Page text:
We’ve all heard the saying “a designer is only as good as his/her clients.” Some designers, regardless of skill level or experience, seem to always have the most interesting assignments that are creative, challenging, and highly paid, while others, who may have more experience, technical skill, or talent, get stuck working for peanuts on unfulfilling, low-level work.
Why is that? Why do mediocre and bad designers seem to always get the best jobs, while good, talented designers struggle in obscurity?
The answer almost always has to do with marketing. Every designer’s Achilles’ heel, marketing is nonetheless a vital part of freelancing success. In this article, I’m going to share some tips on how good designers can market themselves to exactly the kind of clients that will best suit their services.
It’s All Sales
What’s the difference between a good designer and a great designer? Notoriety, of course. There are literally thousands – possibly millions – of designers out there whose talent and technical skills rival or even surpass those of the tiny handful of designers who are “well-known” or famous.
Are those well-known designers doing something especially different than the talented designer “misses?” Well, yes and no. We already know they’re not necessarily better designers – perhaps their style is more in line with current trends and thus they’ve gotten more recognition in recent years, but good design is good design. Trends come and go, but a strong understanding of basic design principles will never go out of style. So how do these famous designers differentiate themselves?
Image Source: Principles of good design via Shutterstock.
If you’ve ever worked in an office, you know that the management positions don’t always go to the most capable or competent leaders, hard workers, and visionaries. In my time as a corporate employee, I saw brilliant, talented, creative people get passed over for promotions and high-level work by incompetent, lazy, belligerent jerks – over and over again.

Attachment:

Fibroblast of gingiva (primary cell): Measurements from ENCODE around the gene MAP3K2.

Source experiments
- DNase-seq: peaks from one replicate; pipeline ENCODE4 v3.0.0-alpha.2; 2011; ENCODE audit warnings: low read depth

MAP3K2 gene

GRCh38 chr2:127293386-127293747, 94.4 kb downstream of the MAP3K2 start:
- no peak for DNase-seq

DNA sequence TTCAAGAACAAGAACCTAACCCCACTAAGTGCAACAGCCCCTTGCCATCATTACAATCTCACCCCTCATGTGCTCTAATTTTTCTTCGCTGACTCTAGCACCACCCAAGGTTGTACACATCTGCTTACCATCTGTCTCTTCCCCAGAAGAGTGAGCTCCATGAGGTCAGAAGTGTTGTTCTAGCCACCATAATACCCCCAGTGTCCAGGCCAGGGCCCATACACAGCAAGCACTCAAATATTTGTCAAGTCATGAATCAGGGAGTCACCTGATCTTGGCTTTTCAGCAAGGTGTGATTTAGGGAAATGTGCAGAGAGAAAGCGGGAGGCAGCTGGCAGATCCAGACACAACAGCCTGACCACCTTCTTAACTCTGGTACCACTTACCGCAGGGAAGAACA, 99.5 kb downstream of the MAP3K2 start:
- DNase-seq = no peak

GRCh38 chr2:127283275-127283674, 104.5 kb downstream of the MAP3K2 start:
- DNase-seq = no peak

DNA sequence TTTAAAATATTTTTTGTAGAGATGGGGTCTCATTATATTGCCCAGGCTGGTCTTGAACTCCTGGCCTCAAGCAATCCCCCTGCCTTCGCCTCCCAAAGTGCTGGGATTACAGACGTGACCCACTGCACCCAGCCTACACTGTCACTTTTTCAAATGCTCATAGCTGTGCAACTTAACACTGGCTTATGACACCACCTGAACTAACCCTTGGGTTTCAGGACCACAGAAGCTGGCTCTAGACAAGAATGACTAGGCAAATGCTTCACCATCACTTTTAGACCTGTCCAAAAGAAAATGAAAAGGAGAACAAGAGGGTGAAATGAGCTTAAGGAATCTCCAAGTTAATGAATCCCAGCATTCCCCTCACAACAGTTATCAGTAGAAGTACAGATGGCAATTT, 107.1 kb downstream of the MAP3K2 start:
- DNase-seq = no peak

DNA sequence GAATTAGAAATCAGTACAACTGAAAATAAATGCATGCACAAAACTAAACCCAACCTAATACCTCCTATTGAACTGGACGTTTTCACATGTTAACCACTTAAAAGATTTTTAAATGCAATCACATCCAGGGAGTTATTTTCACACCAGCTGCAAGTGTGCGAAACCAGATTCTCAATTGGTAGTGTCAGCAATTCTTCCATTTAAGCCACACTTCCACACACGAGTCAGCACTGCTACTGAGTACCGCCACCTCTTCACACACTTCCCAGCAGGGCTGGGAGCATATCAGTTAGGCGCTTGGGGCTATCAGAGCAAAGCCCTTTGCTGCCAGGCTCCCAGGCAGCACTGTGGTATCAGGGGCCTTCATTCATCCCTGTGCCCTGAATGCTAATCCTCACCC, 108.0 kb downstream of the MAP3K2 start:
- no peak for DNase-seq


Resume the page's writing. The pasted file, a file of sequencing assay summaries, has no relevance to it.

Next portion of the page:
Why? Because the jerks knew exactly how to market themselves to their superiors. They knew what to say and how to say it. Every job is a sales job. It doesn’t matter if you’re a lawyer, an artist, or a Sunday school teacher – we all have to sell something to someone. And we all have to make ourselves known to the people who can help further our careers. This applies doubly to those of us who make our living freelancing, as there’s no framework or built-in networking platform vis-a-vis a corporate job.
Selling the Experience
Designers who compete for freelance jobs have quite an uphill battle to fight. They constantly have to convince potential clients that they’re the best person for the job, while simultaneously diverting the client’s attention away from the zillions of other designers out there who provide essentially the same service.
Now, I’m about to say something that might depress a lot of you out there who are hoping for a freelancing miracle. The sad truth of the matter is this: the typical design client knows next to nothing about design, and couldn’t care less about your technical knowledge, years of experience, or brilliant design sense. Yup, it’s true. They just don’t give a damn. You say you’re an award-winning branding manager who’s been featured in industry publications? That’s nice. Don’t call us, we’ll call you. Standards-compliant web developer? Eh? What’s that?